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NEW YORK — Sarah Chuldenko and Jenna Gribbon have two things in common: Jeff Koons and Album Co.’s upcoming art salon.

Both women worked for Koons. Gribbon spent a year painting for the artist; Chuldenko now logs 40-hour weeks in the vast Koons studio, which she likens to “Santa’s workshop with aprons and time cards.”

Chuldenko and Gribbon will be the featured artists at Album Co.’s second art salon this evening, at 515 West 29th Street, and their work couldn’t be more different. Chuldenko paints large canvases of historic explosions, such as the Challenger accident in 1986; she replaced the smoke with images of gastrointestinal cancer. Gribbon’s work is tiny. She places renderings of empty New York spaces inside small cedar boxes and populates them with people and objects.

Rather than being morbid, Chuldenko’s candy-colored paintings have a bright, upbeat intensity. Her latest work is based on the bombing of Baghdad in 1992; this time, she covered the smoke with shapes that are biomorphic and plant-like.

“I started thinking of the grotesque, and beauty and tragedy,” she said. “It’s about finding the life and humanity in the tragedy.”

Chuldenko, who grew up in Ohio, moved to New York in 1999 and got a job at Sotheby’s in the special events department. She received a graduate degree from the New York Academy of Art last year. “The paintings don’t look like they came from someone that’s dark and gloomy,” she said. “I’m definitely a person who believes paintings should be beautiful. I find them hopeful.”

Gribbon also believes art should be aesthetically pleasing. “I love objects, all things tiny and precious,” she said. “That comes from my love of Dutch and Flemish paintings. Jan van Eyck is my favorite painter.”

Gribbon, who moved to New York from the South, said trying to force things into spaces is “kind of a metaphor for me. It’s very similar to my own process of moving myself into these spaces in the city.”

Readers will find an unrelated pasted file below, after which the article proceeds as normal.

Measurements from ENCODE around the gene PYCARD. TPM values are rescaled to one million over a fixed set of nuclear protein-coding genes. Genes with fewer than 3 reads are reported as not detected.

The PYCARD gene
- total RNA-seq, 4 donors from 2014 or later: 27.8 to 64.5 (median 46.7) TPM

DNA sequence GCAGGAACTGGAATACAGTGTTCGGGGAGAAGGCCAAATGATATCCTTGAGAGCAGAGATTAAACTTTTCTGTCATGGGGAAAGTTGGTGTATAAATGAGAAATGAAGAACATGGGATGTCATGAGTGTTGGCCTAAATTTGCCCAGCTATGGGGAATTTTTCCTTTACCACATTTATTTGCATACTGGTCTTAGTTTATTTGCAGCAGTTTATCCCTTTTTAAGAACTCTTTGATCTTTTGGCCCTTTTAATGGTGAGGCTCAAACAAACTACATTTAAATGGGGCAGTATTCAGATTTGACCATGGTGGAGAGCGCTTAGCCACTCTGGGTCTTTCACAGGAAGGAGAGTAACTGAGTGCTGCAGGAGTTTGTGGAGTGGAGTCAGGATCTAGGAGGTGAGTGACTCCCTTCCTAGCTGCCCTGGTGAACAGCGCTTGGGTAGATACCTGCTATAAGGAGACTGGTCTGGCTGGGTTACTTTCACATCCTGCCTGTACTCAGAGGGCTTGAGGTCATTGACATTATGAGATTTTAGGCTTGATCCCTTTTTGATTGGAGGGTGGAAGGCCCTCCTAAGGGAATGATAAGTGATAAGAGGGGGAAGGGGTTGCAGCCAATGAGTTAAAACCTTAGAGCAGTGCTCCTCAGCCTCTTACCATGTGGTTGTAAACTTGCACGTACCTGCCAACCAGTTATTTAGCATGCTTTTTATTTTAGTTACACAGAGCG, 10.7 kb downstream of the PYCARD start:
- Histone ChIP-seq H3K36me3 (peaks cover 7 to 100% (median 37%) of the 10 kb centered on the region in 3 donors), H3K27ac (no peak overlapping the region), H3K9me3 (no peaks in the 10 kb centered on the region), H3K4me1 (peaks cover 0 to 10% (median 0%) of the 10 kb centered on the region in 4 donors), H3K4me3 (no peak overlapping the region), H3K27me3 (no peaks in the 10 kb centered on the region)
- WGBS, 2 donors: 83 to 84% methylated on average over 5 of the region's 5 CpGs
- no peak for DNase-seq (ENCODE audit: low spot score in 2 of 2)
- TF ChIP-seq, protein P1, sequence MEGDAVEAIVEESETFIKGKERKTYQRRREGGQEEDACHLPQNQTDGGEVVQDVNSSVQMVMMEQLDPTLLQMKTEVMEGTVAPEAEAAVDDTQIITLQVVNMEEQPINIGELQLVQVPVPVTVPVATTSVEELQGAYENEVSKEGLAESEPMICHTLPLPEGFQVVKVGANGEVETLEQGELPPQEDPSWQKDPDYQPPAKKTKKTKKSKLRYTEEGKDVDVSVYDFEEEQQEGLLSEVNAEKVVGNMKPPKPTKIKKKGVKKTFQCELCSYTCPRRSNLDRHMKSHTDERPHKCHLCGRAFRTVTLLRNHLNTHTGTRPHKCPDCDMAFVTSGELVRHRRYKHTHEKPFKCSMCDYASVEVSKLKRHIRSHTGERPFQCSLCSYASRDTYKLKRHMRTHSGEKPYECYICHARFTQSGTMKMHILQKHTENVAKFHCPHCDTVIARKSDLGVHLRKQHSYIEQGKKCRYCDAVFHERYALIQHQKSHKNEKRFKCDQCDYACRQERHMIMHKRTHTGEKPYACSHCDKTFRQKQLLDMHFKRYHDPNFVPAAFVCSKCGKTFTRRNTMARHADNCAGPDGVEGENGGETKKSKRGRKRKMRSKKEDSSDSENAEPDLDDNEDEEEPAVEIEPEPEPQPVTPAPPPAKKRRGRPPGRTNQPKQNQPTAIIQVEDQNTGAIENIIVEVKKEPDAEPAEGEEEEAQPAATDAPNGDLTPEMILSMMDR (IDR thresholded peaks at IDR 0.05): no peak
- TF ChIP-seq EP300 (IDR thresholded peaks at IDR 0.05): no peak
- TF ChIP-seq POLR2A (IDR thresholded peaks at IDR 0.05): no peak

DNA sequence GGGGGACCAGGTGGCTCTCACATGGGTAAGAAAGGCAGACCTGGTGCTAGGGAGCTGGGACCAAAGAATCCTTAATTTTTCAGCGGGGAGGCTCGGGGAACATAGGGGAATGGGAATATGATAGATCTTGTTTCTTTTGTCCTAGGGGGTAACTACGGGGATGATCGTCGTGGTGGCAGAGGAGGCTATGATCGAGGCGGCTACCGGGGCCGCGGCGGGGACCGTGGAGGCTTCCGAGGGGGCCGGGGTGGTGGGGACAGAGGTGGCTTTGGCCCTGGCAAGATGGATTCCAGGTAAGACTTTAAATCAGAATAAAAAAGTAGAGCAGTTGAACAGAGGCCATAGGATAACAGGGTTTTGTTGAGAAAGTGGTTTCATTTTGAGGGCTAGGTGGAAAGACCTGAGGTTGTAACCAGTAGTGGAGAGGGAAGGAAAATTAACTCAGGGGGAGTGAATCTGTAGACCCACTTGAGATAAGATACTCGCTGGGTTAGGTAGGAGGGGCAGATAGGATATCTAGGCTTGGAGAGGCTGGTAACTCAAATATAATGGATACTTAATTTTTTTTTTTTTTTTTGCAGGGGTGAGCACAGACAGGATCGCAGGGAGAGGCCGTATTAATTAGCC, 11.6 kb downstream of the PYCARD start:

She has used her own apartment as a backdrop and tags along with real estate agents as they show spaces to get inspiration. Deciding what goes into the tableau is an intuitive process, she added.

This story first appeared in the April 4, 2006 issue of WWD.  Subscribe Today.

Gribbon, who takes portrait commissions to supplement her income, recently finished three large portraits for Sofia Coppola’s new film, “Marie Antoinette.”

Chuldenko and Gribbon were chosen for the Album Co. event by Julie Trotta, an independent curator who founded the art salon series with Oberon Sinclair, a fashion publicist. “Our mission is to do nomadic salons for one night and invite people from different fields — fashion, art collectors, eccentrics,” Trotta said. “We wanted to create an environment that’s accessible to people.” The first salon was held in a gallery space at the Chelsea Hotel.

It looks as if Trotta and Sinclair’s artistic experiment might be around for a while. Album Co. recently secured a liquor sponsor — Ballatore, that all-important Medici for the millennium.

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